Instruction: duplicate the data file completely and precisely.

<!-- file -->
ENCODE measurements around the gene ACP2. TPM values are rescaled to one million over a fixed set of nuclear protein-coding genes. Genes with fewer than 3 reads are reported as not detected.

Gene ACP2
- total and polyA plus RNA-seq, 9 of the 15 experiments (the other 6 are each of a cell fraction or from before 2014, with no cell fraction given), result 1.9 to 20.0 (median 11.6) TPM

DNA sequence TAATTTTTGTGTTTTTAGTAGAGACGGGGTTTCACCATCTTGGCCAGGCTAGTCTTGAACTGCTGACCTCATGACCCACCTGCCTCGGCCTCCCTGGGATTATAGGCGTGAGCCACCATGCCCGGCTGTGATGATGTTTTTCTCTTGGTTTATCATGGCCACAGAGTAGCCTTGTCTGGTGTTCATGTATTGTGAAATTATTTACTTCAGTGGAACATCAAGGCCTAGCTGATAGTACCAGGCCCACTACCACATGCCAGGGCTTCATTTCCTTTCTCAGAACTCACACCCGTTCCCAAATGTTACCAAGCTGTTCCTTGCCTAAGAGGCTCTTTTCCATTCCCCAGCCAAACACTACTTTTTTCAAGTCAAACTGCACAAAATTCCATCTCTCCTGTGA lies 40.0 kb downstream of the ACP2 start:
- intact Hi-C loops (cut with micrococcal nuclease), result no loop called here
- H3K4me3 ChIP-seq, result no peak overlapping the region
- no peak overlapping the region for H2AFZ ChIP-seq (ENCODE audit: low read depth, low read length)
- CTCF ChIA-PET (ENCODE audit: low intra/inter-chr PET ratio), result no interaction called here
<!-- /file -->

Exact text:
ENCODE measurements around the gene ACP2. TPM values are rescaled to one million over a fixed set of nuclear protein-coding genes. Genes with fewer than 3 reads are reported as not detected.

Gene ACP2
- total and polyA plus RNA-seq, 9 of the 15 experiments (the other 6 are each of a cell fraction or from before 2014, with no cell fraction given), result 1.9 to 20.0 (median 11.6) TPM

DNA sequence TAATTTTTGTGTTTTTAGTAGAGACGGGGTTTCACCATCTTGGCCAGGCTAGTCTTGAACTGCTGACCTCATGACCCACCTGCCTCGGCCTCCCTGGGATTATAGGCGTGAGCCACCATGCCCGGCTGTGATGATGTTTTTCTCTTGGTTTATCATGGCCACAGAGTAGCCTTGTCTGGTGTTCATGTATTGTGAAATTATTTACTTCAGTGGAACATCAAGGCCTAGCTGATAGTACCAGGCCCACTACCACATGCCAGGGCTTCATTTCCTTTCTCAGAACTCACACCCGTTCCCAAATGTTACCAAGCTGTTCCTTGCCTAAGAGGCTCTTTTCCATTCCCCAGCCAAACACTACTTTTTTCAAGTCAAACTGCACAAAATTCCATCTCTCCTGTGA lies 40.0 kb downstream of the ACP2 start:
- intact Hi-C loops (cut with micrococcal nuclease), result no loop called here
- H3K4me3 ChIP-seq, result no peak overlapping the region
- no peak overlapping the region for H2AFZ ChIP-seq (ENCODE audit: low read depth, low read length)
- CTCF ChIA-PET (ENCODE audit: low intra/inter-chr PET ratio), result no interaction called here